There were several different alternative break trips being offered through Hillel – like one to San Diego that focused on immigration, and another to Ghana with American Jewish World Service. But the one that caught my eye was one in Israel with Yahel. It seemed different than the typical Israel trip where you visit Masada and the Kotel – it delved into social justice issues and seemed like it could help both deepen and challenge my relationship with Israel.
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Alternative Breaks for an Alternative Experience

Most college students spend semester breaks catching up on sleep and relaxing after the exhausting week of final exams.

Dozens of students at the University of Maryland, however, choose instead to go on service trips with Maryland Hillel’s Repair the World Alternative Breaks. This winter break, trip options include Ghana, San Diego and Israel; and spring includes Central America, Louisiana, Ukraine and Arizona.

Maryland Hillel is not the only organization to plan the trips. The Adele H. Stamp Student Union- Center for Campus Life also leads visits. But the Hillel trips are unique, according to Shikma Gurvitz, alternative break coordinator for Maryland Hillel.

“I think what’s special about Hillel alternative breaks is that you go with 13 people who are different from you in many ways, and probably the only thing that connects you is that you’re all Jewish,” Gurvitz said, adding that a key aspect of the Hillel trips is the ability to travel and explore an issue outside of the classroom.

“It gives a face to an issue and it makes it a lot more personal,” Gurvitz said.

Maryland Hillel selects students to plan and coordinate each trip. Benny Herskovitz and Gila Akselrad will be leading the San Diego trip from Jan. 8 to Jan. 15. About 15 participants will learn about immigration and border issues.

One morning will be spent following around a border patrol agent, and the group will also travel with Border Angels, a nonprofit humanitarian organization. “We’ll also have speakers from the University of San Diego and possibly the government in San Diego,” said Akselrad.

Another trip to Tucson, Arizona, will be working this spring with Comin’ Home, Inc., an organization that helps veterans reintegrate into society after returning home from the U.S. military. Sam Rosenberg and Malia Haselton will be leading the trip.

“A lot of them are suffering from alcohol, or drug addictions, or homelessness,” said Rosenberg, a senior government and politics major. “The focus of the trip is how U.S. veterans are often forgotten, and that makes the reintegration that much more difficult.”

“The problem is, as with many organizations, they don’t have enough funding, so that’s where we come in. We help them repair their houses and do handy work,” said Haselton, a junior history major. The group is also planning to visit a veteran’s hospital and speak with a professor about post-traumatic stress disorder, said Rosenberg.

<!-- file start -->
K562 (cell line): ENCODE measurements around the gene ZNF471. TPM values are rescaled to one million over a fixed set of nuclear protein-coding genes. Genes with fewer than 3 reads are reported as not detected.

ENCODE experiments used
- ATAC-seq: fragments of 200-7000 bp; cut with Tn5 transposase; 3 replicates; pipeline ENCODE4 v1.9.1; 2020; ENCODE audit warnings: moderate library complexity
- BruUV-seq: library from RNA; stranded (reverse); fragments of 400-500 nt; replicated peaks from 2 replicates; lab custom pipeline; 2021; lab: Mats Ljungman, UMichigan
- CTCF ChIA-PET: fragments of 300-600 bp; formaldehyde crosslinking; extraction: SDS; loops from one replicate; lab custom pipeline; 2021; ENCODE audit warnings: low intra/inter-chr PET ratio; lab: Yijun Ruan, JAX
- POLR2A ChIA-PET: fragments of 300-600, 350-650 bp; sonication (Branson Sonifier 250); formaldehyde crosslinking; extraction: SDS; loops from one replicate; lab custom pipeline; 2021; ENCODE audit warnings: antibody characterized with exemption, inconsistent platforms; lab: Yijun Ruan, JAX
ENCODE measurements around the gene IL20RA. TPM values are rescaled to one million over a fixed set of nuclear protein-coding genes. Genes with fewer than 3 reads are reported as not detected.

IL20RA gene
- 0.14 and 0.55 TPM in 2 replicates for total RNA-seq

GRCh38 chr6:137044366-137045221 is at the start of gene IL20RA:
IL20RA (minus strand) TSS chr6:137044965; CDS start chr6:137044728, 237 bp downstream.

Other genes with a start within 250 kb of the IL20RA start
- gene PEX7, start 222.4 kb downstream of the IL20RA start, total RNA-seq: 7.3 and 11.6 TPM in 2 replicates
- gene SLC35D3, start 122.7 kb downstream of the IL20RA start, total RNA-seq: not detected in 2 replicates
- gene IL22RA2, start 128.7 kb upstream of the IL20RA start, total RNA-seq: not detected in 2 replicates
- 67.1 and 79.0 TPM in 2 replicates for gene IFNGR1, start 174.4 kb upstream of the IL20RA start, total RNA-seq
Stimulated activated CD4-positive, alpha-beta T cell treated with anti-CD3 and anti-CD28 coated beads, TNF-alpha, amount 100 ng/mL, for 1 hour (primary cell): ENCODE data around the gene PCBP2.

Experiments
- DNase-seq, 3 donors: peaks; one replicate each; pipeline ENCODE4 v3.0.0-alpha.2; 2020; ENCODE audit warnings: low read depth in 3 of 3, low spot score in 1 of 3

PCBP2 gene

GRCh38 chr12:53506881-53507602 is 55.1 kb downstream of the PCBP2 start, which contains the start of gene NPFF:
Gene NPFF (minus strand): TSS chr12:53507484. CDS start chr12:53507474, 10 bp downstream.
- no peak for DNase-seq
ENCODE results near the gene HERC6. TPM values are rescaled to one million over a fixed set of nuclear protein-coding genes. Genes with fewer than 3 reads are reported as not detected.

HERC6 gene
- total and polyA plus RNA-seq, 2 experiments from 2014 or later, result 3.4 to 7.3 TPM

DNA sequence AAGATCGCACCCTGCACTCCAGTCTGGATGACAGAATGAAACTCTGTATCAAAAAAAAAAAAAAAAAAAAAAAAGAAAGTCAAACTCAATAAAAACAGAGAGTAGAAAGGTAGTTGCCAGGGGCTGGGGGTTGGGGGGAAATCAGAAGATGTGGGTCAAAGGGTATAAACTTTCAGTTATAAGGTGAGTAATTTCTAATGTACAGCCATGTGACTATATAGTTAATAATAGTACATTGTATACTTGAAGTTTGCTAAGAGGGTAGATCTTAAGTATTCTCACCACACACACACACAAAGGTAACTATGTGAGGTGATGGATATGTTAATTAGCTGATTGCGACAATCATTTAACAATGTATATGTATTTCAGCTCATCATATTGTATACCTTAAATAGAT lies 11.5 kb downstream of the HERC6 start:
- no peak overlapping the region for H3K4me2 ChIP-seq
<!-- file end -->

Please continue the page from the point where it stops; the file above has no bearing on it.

Some of the trips are international. For example, one is going to Kiev, Ukraine this spring to work with students who are said to have lost their Jewish identity, according to Dillon Hagius, a student leader for the trip. The region’s Jewish community has a turbulent history, stemming from the late 19th century when Jews in Russia were persecuted and many lost their identity, said Hagius, a sophomore finance major.

The group will be working with the American Jewish Joint Distribution Committee (JDC), which reconnects bonds to Jewish identity and culture, according to its website. A highlight of the trip will be working with Ukranian college students, who will be with the Maryland participants for the majority of the trip, said Hagius.

“We’re just trying to help them get back in touch with what it means to be Jewish,” said Hagius. The ultimate goal after returning from an alternative break trip is that the experience will inspire the participants to lead projects in their local communities.

“I hope that it impacts the students to say, ‘I really can make a difference,'” said Gurvitz.

Video: Hillel Students Serve in Russia

This past May, a group of 170 Hillel students and their families volunteered to help clean up Jewish cemeteries across Russia – in Moscow, St. Petersburg, Ekaterinburg, and Khabarov. Together they restored headstones, swept up leaves and debris and painted fences. It was a meaningful act of service, particularly considering that many of the cemeteries across the former Soviet Union – both Jewish and not – are poorly maintained.

Check out the video of their day, made by one of the student participants:

See more on eJewishPhilanthropy and Hillel’s website.